6 Harmful Effects, Blog, Long-Term Smoking

6 Harmful Effects of Long-Term Smoking

Are you an avid smoker with no thoughts of the harm it may do not only to your body but others around you? This guide is for anyone who wants to learn more about the harmful effects and help you as motivation in your process of quitting.
Did you know that over 45,000 Americans die each year due to smoking tobacco? In fact, more than 5 million people die from cancer and other diseases related to smoking. Most people assume that smoking will only damage your lungs, but every major organ will also become affected by the habit.
Here are 6 harmful effects of long-term smoking.
Lung Cancer

Lung cancer is the most common effect caused by smoking. This is due to the long-term effect of inhaling ash and tar.
Chronic Obstructive Pulmonary Disease COPD
COPD is either one disease or a combination that constricts the airflow in the lungs. Some of the most common symptoms of CODP are the shortness of breath and harsh coughs. This is most commonly related to smoking.
Central Nervous System Disorders
Nicotine is the mood-changing chemical that is found in tobacco. When the chemical reaches the brain, it will impact the entire nervous system. The impact will give the smoker energy for only a short period of time but will soon feel exhausted and crave for more. This will lead to severe effects and produce corticosterone, the stress hormone.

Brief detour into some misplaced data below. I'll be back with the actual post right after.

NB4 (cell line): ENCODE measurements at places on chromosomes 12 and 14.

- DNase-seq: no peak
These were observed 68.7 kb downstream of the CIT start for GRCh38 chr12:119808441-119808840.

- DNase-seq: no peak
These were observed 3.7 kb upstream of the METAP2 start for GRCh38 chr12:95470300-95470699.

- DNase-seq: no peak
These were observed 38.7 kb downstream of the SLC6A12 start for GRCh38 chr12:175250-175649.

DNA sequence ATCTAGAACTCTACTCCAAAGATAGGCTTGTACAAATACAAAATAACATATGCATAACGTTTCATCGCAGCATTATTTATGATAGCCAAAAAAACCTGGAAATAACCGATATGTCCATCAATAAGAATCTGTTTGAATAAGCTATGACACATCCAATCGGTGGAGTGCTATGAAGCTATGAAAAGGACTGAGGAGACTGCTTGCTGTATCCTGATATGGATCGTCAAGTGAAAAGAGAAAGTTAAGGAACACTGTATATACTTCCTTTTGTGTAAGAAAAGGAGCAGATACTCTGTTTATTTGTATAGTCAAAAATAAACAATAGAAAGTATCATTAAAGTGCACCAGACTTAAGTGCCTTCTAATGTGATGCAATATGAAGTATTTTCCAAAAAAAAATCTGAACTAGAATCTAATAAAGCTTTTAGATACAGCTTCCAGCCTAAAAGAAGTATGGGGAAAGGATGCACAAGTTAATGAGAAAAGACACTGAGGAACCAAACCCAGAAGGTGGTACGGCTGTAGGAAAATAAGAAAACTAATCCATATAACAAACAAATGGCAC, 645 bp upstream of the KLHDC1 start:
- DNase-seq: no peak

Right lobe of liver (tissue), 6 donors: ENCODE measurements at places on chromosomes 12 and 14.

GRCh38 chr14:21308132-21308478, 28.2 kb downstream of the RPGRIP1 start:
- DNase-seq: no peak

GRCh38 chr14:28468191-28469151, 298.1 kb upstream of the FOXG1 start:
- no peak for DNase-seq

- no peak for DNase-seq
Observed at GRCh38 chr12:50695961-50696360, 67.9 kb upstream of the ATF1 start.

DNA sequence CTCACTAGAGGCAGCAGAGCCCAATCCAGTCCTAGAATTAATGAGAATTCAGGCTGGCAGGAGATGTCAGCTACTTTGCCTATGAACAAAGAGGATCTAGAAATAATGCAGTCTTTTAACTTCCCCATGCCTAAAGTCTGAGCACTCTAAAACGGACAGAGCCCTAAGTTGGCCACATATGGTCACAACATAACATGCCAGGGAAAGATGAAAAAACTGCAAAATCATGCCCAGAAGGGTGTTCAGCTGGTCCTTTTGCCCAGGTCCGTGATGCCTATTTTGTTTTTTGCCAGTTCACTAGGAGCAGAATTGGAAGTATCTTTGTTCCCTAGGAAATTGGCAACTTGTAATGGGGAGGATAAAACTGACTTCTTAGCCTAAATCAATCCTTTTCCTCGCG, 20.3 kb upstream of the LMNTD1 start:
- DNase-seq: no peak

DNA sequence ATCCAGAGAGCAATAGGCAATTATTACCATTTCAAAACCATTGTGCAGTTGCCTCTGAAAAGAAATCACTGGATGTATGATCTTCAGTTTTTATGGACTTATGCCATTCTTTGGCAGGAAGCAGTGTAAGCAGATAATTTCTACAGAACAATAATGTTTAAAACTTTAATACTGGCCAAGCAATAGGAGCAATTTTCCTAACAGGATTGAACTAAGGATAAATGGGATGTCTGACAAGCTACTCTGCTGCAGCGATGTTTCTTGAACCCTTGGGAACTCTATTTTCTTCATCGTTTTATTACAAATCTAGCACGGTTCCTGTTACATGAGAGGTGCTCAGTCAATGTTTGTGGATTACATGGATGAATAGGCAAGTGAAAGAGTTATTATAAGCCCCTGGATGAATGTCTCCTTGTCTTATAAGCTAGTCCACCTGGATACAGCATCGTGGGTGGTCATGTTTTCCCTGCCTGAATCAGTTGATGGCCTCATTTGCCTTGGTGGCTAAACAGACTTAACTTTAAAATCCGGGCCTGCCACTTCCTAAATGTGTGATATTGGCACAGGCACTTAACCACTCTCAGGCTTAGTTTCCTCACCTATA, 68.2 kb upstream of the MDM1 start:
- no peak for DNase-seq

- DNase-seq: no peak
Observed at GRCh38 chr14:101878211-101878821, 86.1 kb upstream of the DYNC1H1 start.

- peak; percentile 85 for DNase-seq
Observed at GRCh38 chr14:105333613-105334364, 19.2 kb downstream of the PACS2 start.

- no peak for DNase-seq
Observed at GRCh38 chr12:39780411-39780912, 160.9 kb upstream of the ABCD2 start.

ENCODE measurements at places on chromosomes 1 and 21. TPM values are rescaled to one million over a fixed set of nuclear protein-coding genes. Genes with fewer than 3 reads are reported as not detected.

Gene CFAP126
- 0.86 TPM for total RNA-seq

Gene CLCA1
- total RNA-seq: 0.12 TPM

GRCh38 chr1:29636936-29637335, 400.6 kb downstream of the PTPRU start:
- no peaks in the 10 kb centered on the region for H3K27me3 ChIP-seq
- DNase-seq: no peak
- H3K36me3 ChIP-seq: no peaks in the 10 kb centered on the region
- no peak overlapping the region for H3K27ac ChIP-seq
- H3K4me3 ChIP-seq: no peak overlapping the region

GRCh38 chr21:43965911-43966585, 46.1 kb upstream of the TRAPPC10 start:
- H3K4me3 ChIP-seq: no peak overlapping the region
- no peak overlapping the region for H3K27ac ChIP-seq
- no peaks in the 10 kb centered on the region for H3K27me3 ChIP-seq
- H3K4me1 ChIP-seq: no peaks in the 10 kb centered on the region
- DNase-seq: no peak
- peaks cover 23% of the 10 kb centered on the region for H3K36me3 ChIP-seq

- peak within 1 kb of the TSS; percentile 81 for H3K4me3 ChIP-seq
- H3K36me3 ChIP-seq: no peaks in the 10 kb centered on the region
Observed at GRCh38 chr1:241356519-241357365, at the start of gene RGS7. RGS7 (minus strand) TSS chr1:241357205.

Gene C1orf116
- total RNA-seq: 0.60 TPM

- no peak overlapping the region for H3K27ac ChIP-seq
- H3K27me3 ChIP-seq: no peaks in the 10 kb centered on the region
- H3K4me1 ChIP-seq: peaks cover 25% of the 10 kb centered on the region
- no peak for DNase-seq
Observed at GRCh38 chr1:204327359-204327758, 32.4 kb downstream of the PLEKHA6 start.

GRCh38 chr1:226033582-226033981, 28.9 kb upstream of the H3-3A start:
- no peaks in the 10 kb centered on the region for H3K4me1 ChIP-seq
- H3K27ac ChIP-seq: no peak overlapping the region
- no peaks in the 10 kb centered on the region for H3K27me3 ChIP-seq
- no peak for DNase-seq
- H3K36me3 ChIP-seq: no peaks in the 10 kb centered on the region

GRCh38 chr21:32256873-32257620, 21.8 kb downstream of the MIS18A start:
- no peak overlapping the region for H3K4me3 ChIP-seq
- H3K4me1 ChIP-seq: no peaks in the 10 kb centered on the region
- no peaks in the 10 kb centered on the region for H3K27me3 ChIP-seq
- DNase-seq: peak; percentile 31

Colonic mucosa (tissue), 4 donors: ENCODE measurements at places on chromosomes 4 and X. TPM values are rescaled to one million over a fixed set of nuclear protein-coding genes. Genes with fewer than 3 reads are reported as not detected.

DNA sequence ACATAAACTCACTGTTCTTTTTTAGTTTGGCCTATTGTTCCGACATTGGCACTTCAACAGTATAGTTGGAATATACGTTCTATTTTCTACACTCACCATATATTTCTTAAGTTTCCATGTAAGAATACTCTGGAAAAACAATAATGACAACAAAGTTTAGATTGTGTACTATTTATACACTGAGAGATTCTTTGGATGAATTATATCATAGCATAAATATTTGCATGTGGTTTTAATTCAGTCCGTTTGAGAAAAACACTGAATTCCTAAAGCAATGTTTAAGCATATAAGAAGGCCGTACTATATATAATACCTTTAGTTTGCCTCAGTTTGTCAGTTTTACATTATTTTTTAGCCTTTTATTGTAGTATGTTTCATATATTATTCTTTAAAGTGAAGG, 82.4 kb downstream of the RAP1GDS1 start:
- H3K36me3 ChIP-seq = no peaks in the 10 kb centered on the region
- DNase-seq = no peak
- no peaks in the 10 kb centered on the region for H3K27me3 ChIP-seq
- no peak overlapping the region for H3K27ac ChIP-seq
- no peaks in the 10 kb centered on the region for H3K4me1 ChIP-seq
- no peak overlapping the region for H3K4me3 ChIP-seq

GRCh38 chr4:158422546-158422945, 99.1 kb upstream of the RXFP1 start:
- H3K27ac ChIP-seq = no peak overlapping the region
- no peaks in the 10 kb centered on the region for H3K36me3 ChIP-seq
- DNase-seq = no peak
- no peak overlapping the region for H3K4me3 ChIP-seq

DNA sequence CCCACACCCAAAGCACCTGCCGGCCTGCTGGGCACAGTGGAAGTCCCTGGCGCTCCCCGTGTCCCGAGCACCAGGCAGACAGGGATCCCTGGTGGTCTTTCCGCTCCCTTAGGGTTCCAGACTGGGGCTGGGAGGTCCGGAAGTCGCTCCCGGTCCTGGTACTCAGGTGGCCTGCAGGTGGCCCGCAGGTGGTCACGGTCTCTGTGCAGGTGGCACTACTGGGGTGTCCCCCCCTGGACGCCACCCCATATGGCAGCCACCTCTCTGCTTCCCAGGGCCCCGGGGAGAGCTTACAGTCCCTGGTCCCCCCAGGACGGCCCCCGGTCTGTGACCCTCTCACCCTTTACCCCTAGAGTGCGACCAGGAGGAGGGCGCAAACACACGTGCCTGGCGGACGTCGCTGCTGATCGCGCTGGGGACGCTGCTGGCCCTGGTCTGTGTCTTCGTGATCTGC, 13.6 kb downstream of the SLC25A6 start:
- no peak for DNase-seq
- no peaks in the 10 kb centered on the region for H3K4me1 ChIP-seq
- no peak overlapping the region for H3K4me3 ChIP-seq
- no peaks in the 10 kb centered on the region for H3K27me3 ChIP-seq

When the stress hormone is released, it will lower the nicotine impact. For those who are addicted to nicotine, their cravings will have a hard time being fulfilled under stress. Thus, they will crave for more nicotine. In the long run, the amount of nicotine needed will increase and disturb the quality level of corticosterone.
Cardiovascular Disease

With high risks of emphysema and lung cancer, it’s important to not forget about the risks of cardiovascular disease. Smoking will cause inflammation in the body and raise blood pressure. While there is not enough proof between the heart and smoking, there is a certain link between cardiovascular disease and smoking.
High Risk of Stroke
Long time smokers are more susceptible to strokes. This is due to the double increase in blood pressure and blood clots that come from smoking. Those factors will make smokers all the more prone to having a stroke than those who do not.
Issues in the Integumentary System
The most obvious damage caused by smoking is the appearance of the teeth and skin. This is due to the compounds found in tobacco that has the ability to change the structure of the skin. The teeth and skin will lead to discoloration and wrinkles.
Conclusion
Do you or someone you love smoke? What is the reason? While quitting is not easy, it is better to quit now before the harmful effects begin to appear. Within a year of quitting, your lungs, skin, and teeth will begin to look better than before.